My father had been mining diamonds at Premier Mine, near Cullinan, for three years when he reached a point of no return: the conditions he worked under were extremely dangerous and the accident rate was unacceptably high.
He resigned from his position as Mine Captain there to take up a similar post at Sheba Gold Mine in the Eastern Transvaal. My father recalled his Mine Manager being angry when he handed in his notice, demanding to know why he was giving up his prospects in the diamond industry. My father later wrote in his memoir: I was perfectly honest with him, telling him that if I never saw another diamond in my life, it would not break my heart, also that if I wanted honour and glory, along with a medal, I could have gone to Korea. My mind was made up, I was leaving. I was born in the Premier Mine Hospital two weeks later on 20th May 1951.
My mother was the only patient in the maternity section and so my eldest brother often slipped into the ward during the day to visit her. My maternal grandparents were holidaying in Italy at the time and my father sent them a telegram: IT’S A GIRL!
We moved to Sheba Gold Mine when I was three weeks old. We lived in this corrugated iron and wood house until I left home to attend university in Natal.
It was nothing fancy, as you can see: basically built from wood and corrugated iron on a foundation built of local stone. These red-polished steps (mimicked on the other side) led straight into our living room. The open door your see there is a screen door – very common in those days to keep out mosquitoes especially; we also had screens fitted to our bedroom windows. It was while sitting on these steps that I, in the company of my family, observed Sputnik I on 4th October 1957 with such excitement. Commentary on the radio indoors kept us informed of its progress as we scanned the sky for what would look like an exceptionally large and bright ‘shooting star’ travel across from one horizon to the next.
The far window is where our dining room was. It is there that my father encouraged us to know about a world wider than the small community we lived in. We discussed what he called ‘general knowledge’; he asked for our opinions; he told us about earthquakes and volcanoes; and would talk to us about interesting events he had seen or heard about. That is where I did my homework in primary school and thought hard about what to write in the obligatory thank you letters for cards or gifts from my grandparents.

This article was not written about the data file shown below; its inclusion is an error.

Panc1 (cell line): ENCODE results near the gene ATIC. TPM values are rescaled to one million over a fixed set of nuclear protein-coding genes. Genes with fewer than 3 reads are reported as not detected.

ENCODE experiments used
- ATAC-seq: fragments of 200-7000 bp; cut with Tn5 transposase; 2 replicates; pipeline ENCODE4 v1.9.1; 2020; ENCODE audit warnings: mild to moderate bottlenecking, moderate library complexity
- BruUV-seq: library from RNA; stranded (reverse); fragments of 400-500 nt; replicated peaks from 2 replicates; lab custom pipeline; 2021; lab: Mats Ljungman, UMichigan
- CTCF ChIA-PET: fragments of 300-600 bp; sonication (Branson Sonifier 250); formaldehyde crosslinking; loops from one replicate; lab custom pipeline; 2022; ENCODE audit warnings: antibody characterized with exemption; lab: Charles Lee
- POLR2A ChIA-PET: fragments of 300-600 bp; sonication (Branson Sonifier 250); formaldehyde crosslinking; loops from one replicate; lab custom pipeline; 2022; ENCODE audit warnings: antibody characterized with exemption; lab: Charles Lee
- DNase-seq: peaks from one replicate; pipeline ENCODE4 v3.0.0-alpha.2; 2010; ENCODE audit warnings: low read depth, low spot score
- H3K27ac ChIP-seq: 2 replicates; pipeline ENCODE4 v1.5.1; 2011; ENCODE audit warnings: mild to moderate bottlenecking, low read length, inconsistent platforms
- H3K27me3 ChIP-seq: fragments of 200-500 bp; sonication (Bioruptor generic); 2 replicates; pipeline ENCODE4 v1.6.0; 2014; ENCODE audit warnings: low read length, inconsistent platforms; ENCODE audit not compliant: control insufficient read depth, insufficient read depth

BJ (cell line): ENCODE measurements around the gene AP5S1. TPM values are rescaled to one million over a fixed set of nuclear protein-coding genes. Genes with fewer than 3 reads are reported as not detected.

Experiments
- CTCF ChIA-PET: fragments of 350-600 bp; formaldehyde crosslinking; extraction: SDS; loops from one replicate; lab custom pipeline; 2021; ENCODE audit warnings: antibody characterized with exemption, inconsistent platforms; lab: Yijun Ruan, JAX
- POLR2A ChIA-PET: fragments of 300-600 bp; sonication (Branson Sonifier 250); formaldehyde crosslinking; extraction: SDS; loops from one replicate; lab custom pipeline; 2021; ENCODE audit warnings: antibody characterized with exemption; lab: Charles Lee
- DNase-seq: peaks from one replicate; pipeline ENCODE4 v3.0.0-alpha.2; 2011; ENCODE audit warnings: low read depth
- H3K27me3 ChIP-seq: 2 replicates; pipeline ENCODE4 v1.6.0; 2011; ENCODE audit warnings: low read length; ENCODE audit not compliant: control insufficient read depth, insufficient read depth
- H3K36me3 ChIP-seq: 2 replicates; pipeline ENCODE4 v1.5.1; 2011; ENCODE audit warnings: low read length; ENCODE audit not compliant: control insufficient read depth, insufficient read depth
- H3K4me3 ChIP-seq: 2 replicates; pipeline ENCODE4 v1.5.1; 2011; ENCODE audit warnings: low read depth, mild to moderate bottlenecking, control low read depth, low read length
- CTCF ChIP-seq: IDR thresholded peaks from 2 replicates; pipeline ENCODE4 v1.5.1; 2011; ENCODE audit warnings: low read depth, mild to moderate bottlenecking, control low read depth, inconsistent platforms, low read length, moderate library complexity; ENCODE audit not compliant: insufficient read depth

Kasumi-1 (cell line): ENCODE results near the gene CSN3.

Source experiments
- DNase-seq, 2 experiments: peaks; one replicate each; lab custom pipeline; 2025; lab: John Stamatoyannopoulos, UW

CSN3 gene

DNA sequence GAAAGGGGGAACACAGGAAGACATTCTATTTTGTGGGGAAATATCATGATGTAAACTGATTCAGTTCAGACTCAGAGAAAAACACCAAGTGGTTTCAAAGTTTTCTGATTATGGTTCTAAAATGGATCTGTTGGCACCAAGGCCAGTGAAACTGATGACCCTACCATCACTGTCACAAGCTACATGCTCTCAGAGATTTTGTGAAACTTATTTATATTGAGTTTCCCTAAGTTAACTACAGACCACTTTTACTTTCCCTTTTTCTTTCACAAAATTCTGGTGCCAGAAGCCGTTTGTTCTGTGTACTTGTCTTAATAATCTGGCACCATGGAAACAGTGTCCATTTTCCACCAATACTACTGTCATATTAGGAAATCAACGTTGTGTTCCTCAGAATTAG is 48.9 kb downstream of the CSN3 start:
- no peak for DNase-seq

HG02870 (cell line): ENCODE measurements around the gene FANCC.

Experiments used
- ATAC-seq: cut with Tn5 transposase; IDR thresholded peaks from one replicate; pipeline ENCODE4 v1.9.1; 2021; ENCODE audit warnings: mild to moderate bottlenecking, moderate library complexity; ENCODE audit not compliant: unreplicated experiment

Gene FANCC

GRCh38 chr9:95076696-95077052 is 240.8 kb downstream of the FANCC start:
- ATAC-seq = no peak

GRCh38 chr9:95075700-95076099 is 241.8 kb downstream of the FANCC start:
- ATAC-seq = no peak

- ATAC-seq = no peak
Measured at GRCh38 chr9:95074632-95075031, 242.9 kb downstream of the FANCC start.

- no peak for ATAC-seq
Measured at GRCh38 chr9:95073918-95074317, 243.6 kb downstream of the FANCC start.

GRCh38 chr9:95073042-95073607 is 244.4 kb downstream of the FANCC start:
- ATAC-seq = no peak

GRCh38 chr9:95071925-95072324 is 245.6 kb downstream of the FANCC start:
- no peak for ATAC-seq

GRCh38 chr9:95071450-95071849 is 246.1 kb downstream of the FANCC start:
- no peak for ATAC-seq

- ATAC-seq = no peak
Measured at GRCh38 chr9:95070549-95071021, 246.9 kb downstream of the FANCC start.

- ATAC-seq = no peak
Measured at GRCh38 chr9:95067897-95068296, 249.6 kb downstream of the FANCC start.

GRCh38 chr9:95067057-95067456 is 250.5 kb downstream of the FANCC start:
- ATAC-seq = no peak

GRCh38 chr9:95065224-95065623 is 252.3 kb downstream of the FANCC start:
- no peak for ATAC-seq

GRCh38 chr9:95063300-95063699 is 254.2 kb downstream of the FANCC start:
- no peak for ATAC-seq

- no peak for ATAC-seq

You might notice a sprig of leaves in the top left hand corner of the picture. This is a glimpse of rambling roses that twisted their way this way and that through wooden lattice-work at the side of a shady veranda that ran the width of the house – providing protection from the sun for the two bedrooms that faced onto it. The house used to get so hot during summer that on some evenings my mother would hose down the corrugated iron roof to bring down the temperature a little. We would sometimes see snakes threading their way through the roses: a fascinating yet fearful sight when we were small. The building at the back was our garage – also constructed of wood and corrugated iron.
My father was also a part-time farmer, with a farm – Dunduff – in the beautiful De Kaap valley stretching out from Barberton.
I think we enjoyed the best of both worlds: able to take advantage of the amenities of the mine such as the primary school, tennis courts, public swimming pool, being able to watch a film in the recreational hall every week, as well as having the freedom to explore the veld on our farm. That is where my life-long interest in nature had its roots.
My senior school years were spent in boarding at the Barberton High School. Those years proved to be important in terms of me developing a sense of independence and forming my own opinions. It was ostensibly a parallel medium school, but with a ratio at the time of one English class to three or four Afrikaans classes, it is not surprising that most subjects were taught in Afrikaans with only a sprinkling of English!
It was with a heavy heart that I left the bosom of my family and the comfortable familiarity of the Lowveld to attend the University of Natal in Pietermaritzburg at the start of 1969. Little did I know that I would never return to live within easy visiting distance of my immediate family.
I met my husband while I was a student and ended up living in Natal for about seventeen years. During that time I got to know the Natal Drakensberg very well and bore two sons before we moved to Johannesburg for a brief sojourn.
After that we spent about eight very happy years living in both Mmabatho and Mafikeng in the then independent homeland of Bophuthatswana. Our daughter was born during this time and was in pre-primary when we made a final move to Grahamstown in the Eastern Cape during 1988.